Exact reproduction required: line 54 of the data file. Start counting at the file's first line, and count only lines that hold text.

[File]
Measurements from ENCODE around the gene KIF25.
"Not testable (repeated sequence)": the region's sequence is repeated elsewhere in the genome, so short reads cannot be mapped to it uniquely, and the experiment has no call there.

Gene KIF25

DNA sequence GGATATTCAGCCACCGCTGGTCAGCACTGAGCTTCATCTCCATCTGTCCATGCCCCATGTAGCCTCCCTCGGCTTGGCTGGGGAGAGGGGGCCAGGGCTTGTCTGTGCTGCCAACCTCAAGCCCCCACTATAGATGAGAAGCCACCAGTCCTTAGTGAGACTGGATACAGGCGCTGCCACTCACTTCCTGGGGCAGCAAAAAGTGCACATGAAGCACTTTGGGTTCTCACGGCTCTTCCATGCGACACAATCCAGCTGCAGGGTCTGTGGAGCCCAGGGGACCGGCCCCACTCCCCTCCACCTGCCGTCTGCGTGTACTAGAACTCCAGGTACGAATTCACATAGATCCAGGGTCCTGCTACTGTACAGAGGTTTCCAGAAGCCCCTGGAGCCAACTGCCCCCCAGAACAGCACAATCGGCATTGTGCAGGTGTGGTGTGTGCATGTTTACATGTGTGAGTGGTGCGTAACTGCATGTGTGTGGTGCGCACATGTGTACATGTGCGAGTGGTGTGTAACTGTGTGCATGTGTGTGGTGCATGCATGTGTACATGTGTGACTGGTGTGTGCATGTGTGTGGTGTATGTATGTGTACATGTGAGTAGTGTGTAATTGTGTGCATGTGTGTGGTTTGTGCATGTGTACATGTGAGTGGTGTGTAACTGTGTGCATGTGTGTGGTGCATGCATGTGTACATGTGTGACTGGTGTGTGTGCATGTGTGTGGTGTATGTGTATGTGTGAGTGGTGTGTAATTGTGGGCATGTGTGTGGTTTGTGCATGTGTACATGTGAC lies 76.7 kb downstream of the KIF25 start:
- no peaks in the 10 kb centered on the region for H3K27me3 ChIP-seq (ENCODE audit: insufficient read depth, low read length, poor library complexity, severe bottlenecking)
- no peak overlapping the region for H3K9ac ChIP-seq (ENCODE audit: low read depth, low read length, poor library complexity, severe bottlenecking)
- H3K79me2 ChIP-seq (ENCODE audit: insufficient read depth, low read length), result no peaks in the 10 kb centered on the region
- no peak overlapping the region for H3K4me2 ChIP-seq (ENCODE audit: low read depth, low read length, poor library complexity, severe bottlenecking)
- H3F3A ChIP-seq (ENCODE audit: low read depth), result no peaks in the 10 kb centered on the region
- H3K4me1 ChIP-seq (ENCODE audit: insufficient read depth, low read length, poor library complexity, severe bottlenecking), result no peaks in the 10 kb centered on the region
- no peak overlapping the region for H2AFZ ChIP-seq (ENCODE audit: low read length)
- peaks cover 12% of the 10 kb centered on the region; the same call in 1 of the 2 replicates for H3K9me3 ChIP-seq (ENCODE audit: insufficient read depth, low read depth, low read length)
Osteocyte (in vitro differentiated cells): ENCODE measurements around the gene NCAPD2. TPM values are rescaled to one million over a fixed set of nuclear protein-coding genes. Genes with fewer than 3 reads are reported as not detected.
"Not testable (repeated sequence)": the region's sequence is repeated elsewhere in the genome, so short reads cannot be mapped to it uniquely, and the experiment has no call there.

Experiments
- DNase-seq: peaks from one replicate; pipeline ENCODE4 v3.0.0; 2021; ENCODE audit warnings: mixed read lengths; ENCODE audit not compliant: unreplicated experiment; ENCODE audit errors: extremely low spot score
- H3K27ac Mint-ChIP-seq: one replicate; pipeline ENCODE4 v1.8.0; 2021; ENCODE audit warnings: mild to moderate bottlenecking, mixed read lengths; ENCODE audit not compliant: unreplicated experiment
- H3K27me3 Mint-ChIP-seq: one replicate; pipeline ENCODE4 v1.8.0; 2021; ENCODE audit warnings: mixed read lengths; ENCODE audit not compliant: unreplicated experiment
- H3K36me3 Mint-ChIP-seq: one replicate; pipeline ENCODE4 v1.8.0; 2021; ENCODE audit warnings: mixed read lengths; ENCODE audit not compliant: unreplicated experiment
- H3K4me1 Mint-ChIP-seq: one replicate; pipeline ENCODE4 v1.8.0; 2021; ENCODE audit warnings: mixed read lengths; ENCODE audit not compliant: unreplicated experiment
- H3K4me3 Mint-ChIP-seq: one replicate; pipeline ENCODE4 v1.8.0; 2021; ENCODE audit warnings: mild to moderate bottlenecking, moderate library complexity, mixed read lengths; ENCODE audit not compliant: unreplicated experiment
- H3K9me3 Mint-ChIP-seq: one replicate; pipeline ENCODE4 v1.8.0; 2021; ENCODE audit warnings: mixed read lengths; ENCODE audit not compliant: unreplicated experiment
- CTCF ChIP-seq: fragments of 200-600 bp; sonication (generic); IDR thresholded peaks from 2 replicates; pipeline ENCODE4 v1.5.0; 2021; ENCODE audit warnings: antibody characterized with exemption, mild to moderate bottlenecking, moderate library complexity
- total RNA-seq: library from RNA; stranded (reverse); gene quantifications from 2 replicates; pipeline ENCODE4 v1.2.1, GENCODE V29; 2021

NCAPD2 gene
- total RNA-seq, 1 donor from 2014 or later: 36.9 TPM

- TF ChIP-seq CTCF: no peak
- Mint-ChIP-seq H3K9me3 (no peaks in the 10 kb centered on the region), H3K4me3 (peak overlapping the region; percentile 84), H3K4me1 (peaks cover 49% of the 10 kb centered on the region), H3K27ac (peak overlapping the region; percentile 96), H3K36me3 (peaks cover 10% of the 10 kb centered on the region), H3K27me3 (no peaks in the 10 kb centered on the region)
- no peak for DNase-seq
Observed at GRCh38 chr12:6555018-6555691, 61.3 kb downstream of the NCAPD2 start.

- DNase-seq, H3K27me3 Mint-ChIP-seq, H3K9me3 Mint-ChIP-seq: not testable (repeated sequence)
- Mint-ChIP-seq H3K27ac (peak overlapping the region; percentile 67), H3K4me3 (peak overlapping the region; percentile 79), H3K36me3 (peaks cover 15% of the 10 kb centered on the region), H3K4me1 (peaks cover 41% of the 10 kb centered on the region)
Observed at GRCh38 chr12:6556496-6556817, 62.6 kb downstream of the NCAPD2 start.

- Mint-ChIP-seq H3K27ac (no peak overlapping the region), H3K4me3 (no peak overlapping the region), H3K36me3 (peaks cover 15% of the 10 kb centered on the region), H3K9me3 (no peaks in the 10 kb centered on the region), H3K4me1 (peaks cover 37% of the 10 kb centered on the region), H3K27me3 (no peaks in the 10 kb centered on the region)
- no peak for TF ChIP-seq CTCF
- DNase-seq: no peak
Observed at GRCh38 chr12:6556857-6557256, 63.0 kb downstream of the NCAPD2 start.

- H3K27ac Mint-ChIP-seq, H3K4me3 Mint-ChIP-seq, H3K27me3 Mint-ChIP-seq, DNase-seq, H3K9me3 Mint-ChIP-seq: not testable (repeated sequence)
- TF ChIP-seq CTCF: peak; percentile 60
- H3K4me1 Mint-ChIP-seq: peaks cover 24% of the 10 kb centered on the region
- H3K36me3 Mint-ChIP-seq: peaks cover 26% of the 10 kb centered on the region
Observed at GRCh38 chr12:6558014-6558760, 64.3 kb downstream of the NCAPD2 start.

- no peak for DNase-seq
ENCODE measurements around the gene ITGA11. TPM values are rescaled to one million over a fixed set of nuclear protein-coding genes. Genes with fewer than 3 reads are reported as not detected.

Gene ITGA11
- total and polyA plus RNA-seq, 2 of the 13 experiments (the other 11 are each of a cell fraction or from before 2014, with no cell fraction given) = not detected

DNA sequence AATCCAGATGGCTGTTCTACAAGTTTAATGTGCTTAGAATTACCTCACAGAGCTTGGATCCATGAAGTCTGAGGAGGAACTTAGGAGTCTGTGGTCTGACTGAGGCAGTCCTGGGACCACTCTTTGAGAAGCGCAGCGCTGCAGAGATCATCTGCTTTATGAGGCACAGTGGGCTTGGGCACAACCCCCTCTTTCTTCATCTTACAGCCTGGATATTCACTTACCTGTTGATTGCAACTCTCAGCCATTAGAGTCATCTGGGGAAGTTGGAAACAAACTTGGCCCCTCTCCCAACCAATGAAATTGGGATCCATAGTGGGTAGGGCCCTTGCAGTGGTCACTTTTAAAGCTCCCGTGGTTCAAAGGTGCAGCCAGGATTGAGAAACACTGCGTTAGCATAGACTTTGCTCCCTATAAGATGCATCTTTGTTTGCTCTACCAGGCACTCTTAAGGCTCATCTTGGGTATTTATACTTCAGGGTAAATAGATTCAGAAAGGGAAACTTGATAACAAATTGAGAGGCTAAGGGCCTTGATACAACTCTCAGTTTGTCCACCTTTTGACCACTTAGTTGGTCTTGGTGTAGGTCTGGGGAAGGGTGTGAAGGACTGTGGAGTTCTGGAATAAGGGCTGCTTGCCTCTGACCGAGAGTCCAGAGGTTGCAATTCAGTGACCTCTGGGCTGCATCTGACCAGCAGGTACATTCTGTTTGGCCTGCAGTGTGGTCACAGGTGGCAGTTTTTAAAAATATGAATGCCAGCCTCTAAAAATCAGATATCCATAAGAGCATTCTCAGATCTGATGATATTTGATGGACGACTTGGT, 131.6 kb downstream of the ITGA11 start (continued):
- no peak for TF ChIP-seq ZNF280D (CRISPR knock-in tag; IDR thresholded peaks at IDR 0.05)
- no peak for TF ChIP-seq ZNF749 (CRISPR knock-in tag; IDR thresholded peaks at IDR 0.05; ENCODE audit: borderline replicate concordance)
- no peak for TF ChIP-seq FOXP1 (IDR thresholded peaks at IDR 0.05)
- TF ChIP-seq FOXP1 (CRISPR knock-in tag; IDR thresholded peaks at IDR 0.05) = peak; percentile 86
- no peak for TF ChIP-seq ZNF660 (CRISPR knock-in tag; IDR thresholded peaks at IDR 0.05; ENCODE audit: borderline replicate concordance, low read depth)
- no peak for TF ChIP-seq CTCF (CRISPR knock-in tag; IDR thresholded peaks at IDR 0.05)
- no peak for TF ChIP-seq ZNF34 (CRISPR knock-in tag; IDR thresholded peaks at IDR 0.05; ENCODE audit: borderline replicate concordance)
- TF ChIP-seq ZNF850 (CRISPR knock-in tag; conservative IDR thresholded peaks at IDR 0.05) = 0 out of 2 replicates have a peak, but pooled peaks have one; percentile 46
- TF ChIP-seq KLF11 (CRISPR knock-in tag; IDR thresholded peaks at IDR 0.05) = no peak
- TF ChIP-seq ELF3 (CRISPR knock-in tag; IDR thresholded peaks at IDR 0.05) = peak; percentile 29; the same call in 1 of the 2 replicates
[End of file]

- no peak for TF ChIP-seq ZNF34 (CRISPR knock-in tag; IDR thresholded peaks at IDR 0.05; ENCODE audit: borderline replicate concordance)